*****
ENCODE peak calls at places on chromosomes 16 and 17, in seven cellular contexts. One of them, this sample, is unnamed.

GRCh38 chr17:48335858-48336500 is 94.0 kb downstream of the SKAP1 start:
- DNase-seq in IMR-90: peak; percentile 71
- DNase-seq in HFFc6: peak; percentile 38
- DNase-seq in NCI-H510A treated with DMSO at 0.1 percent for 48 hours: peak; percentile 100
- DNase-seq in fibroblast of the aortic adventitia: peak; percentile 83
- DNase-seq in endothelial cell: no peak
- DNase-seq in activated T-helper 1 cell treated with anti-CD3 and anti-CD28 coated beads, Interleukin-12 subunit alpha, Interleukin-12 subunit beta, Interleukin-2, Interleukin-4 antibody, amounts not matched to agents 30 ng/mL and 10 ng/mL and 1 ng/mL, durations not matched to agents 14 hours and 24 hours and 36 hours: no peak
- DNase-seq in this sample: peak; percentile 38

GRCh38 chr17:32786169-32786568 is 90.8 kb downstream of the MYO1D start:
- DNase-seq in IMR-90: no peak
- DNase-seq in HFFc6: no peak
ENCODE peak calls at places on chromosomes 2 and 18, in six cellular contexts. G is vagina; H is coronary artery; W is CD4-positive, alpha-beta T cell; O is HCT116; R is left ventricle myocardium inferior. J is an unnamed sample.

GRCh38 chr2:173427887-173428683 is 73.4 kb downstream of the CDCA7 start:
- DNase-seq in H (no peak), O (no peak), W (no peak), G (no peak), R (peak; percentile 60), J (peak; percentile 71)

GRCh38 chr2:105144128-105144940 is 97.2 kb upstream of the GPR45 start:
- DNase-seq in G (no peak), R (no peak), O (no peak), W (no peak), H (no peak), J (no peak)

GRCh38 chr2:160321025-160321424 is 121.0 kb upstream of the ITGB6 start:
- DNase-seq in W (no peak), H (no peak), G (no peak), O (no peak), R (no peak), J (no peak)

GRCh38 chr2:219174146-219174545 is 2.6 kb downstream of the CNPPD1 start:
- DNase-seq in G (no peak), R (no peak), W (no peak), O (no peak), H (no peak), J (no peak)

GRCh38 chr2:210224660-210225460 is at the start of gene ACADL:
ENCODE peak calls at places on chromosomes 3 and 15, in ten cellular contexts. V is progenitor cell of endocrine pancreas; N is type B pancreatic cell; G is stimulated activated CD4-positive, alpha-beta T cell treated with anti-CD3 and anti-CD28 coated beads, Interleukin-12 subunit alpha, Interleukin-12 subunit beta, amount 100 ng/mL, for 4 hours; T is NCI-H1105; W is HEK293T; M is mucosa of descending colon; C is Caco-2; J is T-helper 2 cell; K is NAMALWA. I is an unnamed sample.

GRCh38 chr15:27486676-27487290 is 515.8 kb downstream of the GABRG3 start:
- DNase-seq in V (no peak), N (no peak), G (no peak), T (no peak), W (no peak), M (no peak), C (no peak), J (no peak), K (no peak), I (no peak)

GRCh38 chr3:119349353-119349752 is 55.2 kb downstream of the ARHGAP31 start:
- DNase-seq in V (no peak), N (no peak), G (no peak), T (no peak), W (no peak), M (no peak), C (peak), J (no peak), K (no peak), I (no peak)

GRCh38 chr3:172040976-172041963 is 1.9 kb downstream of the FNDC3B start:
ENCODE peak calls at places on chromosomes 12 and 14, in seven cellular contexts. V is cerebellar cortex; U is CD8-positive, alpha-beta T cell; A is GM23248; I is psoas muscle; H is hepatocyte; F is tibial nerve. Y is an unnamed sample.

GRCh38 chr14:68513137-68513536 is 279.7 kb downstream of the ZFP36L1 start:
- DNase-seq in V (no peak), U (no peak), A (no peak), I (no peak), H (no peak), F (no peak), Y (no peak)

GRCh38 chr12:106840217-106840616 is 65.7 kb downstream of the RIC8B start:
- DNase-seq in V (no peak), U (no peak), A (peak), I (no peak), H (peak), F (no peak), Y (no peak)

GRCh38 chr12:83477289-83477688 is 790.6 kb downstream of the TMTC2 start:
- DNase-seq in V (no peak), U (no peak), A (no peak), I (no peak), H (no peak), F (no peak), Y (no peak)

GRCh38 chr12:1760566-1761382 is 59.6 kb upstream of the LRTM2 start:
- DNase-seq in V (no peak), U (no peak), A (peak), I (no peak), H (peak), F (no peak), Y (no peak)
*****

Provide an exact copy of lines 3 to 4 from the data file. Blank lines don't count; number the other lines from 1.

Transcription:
- DNase-seq in IMR-90: peak; percentile 71
- DNase-seq in HFFc6: peak; percentile 38